Originally Posted by MMC57
If the cables do not work in the future with "verified consumer devices" how do we know these devices are correct.
The reason you have a STANDARD in the first place is to ensure the interchangeability of the products that are governed by the STANDARD.
In the industry I worked in... first you would be laughed at ... then a lawsuit ... if you told customers that the product you buy might work... and might not work.. just buy it and hope for the best!
Either your product meets the STANDARD or it does not.... if you market your product that it meets the STANDARD when you know it does not meet the STANDARD that is fraud plain and simply.
If you do not have independent confirmation by a third party to show compliance then you need to wait to go to market.
When a TV, AVR, Projector, HDMI cable says it meets HDMI 2.1 then it should meet all the requirements of the document.
Correct! And that has been the problem with HDMI almost since its inception. The hardware protocols are fine for the ever-evolving video standards. Its the connection technology that has always lagged behind and is where the problem lies. Just look at how cables have been and are being marketed now. To me it's a lot of false advertising and claims just to get folks who don't know any better (I fear the majority of consumers outside of AVS) to buy into overly expensive cables (Monster, AudioQuest comes to mind) when cables costing much less work just as well. However, as the newer video standards become more demanding and require that cables handle more and more, the "industry" should have put as much energy (R&D) into ensuring that the transport mechanism (cable) was ready to meet those demands when the new standards and devices were released. But device mfrs and cable mfrs have different end goals and the consumer is caught in the middle. That's the idea behind certification and something that HDMI et al should have demanded from day one. Any cable that is sold or marketed for a specific HDMI protocol set must be validated by a standardized set or procedures that is recognized by the industry and cable mfrs. That hasn't happened to the extent that it needs to be. It's expensive to do that and all the cable and device mfrs want to do is increase their bottom line as effectively and cheaply as is possible. The market is just flooded with cables, good ones, bad ones, cheap Chinese knock-offs and counterfeits all to the confusion, dismay, and anger of the consumer.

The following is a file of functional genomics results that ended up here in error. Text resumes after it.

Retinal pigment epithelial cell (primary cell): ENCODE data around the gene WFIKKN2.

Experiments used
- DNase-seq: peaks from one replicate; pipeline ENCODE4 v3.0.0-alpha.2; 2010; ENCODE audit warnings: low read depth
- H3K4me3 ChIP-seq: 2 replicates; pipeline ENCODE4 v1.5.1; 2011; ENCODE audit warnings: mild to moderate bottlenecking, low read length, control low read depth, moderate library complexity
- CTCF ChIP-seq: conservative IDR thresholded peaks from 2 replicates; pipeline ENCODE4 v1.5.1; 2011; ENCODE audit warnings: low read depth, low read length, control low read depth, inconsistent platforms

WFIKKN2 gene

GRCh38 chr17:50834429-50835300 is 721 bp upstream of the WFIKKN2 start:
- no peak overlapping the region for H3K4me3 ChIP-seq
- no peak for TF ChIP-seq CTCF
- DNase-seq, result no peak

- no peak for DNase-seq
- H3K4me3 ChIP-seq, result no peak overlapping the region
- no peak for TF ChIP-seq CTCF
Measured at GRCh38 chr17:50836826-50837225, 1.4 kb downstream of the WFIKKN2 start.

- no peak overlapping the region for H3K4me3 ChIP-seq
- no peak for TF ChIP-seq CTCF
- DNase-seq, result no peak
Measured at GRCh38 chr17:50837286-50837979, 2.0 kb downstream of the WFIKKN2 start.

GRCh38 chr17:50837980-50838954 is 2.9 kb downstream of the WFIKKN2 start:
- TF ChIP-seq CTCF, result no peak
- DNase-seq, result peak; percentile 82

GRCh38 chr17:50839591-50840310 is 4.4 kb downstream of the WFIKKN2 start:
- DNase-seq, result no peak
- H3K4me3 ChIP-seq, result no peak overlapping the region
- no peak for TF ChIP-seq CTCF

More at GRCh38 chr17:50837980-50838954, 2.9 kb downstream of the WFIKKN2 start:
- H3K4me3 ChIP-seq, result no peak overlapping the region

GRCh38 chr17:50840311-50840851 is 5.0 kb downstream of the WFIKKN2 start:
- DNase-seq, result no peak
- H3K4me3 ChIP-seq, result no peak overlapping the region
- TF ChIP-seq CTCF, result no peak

I think starting with HDMI 2.0 and maybe even HDMI 1.4 the cable industry started to pay attention to the anger and confusion of consumers. Too little too late in my opinion. HDMI.org even went as far as to ask that cable mfrs not to label their cables with the hardware specification and just use the Standard or High Speed designations. The "Premium" designation was a step in the right direction to separate certified cables from non-certified cables. They even setup "rules" for marketing in HDMI 2.1. However, none of that is enforceable and they left it up to the cable mfrs as to whether they would follow that or not, or how they would market their products.
HDMI.org should have also worked much closer with the device mfrs to ensure that if the device was marketed as "HDMI 2.0" that compatibility with different mfrs would not be an issue (CEC is a glaring example). However, in the case of CEC, they just left it up to the various device mfrs as to how they wanted to implement that protocol option. That in turn makes if difficult for the cable mfrs, not that they are above any blame. Certification then did not offer the consumer 100% compatibility as one would hope because of that.
My hope is that companies like Ruipro and other mfrs of copper, fiber, and hybrid fiber cables will work closer with HDMI and the device mfrs to ensure that their cables will in fact be able to meet the new hardware specifications. Ideally, they would list which of the HDMI specifications their devices and cables have been tested and certified for so the consumer would know exactly what they are getting and not just assume that an HDMI 2.0/2.1 device and cable met all of the specifications.
However, the horse has long left the barn and I fear we will continually be stuck with this mess that's called HDMI.